Does ASIC lack expertise on super and funds management?

The efforts of the Australian Securities and Investments Commission (ASIC) have been impacted by the regulator's lack of detailed knowledge of superannuation and funds management over the past five years.

That is the assessment of the Association of Superannuation Funds of Australia (ASFA) which has told the Treasury it holds concerns about ASIC's lack of knowledge about superannuation in the context of superannuation funds being required to contribute to industry funding arrangements.

"ASFA has some concerns about ASIC's lack of experience with respect to superannuation and the implications for the efficiency of ASIC's regulatory effort," the ASFA submission said.

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"The superannuation industry has a myriad of complex structures and products — a one‐size regulatory approach is not appropriate — and ASIC has few staff on the ground with extensive superannuation knowledge and experience. This may limit the effectiveness of consultation, supervision and enforcement."

Implying past failings on the part of ASIC, the submission said there had "been instances in the past five years where a lack of detailed knowledge of the superannuation and funds management industries have had an impact on ASIC's ability to develop effective and cost‐efficient guidance".

Elsewhere in its submission, ASFA pointed to the fact that superannuation funds would be facing a substantial increase in costs flowing from an industry funding model.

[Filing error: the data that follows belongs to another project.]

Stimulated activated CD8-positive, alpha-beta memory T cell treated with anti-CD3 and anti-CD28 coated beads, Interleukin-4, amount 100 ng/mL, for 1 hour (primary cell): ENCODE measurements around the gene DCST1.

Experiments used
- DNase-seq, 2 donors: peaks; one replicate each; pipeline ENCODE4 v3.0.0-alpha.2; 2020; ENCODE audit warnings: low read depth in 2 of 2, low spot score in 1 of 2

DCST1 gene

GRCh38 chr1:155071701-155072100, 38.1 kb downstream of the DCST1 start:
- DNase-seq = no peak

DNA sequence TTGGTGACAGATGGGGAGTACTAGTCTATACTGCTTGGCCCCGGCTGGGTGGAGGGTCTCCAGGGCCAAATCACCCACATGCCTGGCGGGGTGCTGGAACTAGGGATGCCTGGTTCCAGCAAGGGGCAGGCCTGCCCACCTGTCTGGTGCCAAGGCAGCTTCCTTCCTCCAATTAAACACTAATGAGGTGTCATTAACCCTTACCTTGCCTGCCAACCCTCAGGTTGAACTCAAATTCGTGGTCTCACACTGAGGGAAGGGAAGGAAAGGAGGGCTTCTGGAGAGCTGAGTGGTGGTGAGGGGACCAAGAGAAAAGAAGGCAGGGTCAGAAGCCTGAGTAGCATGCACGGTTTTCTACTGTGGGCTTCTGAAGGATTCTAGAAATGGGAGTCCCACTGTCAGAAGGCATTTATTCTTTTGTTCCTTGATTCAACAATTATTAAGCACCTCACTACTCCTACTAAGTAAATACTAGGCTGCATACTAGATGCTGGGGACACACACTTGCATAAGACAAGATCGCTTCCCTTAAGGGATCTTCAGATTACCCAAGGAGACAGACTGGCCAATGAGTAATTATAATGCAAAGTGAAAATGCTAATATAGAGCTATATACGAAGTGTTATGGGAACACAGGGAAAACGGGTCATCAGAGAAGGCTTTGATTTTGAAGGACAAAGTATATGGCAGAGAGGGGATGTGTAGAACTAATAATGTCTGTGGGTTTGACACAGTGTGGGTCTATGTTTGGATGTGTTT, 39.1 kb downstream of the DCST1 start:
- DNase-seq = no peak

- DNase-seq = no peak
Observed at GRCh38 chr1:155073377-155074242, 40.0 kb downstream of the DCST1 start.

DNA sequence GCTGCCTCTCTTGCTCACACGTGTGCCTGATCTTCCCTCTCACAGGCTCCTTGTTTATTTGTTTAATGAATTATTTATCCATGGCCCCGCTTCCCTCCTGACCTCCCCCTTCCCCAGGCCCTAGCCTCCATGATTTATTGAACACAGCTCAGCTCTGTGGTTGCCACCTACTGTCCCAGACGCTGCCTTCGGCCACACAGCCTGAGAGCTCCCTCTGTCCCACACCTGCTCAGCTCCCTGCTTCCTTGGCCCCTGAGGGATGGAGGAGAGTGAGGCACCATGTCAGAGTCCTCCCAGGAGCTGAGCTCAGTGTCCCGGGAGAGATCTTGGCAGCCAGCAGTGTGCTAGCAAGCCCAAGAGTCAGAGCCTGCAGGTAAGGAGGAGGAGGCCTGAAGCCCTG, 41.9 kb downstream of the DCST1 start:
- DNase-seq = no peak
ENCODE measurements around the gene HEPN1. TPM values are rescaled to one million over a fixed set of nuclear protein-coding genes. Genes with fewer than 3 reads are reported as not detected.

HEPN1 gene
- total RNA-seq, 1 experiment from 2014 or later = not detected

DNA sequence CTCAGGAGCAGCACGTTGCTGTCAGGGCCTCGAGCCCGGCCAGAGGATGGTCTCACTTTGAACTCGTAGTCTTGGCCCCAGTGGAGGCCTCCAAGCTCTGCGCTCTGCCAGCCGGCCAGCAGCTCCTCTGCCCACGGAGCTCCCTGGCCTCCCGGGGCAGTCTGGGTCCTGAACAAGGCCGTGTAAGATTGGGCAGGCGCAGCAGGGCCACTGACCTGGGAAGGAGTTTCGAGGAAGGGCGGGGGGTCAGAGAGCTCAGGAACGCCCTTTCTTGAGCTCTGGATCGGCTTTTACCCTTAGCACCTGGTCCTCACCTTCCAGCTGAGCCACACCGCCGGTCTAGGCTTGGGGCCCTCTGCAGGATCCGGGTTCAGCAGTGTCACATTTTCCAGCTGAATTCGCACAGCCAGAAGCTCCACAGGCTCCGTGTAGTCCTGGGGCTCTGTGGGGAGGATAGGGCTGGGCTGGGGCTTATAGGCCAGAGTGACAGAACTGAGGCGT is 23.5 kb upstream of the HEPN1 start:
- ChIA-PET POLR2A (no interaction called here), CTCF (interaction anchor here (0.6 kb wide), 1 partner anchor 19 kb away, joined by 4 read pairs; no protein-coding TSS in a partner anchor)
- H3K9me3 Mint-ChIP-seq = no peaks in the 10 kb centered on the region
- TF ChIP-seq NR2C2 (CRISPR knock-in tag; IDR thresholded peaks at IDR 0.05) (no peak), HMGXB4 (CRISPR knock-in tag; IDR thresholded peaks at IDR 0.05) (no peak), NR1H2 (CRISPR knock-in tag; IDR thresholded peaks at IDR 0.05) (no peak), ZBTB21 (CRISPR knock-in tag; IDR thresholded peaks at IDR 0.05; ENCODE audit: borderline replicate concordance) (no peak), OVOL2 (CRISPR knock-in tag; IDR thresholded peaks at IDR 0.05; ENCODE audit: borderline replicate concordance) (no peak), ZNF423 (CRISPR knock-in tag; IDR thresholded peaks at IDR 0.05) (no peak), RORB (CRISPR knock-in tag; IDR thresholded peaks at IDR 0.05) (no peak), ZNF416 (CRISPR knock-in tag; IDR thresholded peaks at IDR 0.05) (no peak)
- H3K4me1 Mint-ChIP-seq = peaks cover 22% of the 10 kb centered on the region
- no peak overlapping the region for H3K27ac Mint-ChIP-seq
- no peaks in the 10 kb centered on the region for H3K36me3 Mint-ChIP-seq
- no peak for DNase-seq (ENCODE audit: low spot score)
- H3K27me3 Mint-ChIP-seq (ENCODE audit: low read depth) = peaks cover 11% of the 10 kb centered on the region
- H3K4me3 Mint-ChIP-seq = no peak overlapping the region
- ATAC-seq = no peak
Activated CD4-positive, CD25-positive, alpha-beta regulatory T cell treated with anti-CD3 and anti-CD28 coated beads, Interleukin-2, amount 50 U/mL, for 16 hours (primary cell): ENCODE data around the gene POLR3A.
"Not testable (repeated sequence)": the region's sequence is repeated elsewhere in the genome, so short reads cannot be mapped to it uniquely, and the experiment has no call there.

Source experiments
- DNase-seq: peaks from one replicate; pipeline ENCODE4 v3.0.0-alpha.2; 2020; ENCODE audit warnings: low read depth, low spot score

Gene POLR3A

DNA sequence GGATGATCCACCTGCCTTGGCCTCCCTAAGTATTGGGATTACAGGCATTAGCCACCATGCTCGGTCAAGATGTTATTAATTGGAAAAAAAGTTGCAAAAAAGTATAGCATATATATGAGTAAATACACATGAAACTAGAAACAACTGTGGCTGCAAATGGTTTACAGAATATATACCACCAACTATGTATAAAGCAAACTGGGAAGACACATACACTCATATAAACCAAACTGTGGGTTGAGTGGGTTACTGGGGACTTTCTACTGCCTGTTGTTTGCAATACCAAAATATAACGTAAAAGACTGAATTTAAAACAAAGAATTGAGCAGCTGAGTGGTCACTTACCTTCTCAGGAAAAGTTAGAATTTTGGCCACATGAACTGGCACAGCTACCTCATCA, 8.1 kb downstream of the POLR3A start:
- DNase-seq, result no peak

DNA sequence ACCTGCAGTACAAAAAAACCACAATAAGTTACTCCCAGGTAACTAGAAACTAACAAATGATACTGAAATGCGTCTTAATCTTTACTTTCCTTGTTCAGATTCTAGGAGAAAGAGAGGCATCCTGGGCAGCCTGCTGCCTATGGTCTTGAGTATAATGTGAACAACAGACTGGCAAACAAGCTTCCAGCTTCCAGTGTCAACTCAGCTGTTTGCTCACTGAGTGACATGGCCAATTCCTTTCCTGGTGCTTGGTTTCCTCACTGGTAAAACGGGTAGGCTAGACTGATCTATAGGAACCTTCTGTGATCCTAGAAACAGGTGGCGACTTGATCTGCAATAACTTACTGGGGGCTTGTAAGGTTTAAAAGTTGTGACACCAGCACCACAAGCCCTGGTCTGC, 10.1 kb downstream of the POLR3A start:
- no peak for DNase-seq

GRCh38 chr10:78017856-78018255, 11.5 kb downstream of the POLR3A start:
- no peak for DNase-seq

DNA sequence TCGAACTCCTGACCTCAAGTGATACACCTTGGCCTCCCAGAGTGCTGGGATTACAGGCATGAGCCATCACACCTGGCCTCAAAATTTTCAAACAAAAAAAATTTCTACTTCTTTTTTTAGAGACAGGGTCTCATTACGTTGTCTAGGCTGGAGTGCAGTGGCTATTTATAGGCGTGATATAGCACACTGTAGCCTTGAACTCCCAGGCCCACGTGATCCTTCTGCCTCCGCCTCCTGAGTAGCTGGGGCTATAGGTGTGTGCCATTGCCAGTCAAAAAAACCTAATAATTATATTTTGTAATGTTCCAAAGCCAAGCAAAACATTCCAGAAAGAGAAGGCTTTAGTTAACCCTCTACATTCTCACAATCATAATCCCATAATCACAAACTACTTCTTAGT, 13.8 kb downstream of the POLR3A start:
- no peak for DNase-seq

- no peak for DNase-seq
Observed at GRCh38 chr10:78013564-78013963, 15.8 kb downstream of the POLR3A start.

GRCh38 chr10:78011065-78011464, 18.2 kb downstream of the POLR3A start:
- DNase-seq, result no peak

It said the available data suggests that the proposed industry funding model would lead to a significant increase in baseline levies from the APRA‐regulated superannuation industry.

"For the 2015‐16 fiscal year, ASFA has calculated that baseline levies for ASIC from the superannuation industry were $3.6 million. Under the proposed industry funding model, annual levies from the superannuation industry would be around $8.5 million (based on the cost allocation for 2016‐17 in the Proposals Paper). This is an increase of around 135 per cent."




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ASFA's submissions to the Treasury is clearly an attempt to avoid closer scrutiny of the industry by a better funded ASIC. Sensationalising the proposed change highlighting the 135% increase in levy without putting things in context clearly shows the bias or the lack of common reasoning skills on the part of ASFA. Question for readers to ponder is what would the proposed levy ($8.5m) represent as a percentage of the assets size of the trillion dollar superannuation industry and would this be sufficient for ASIC to fund the resourcing with the required level of skills and expertise.

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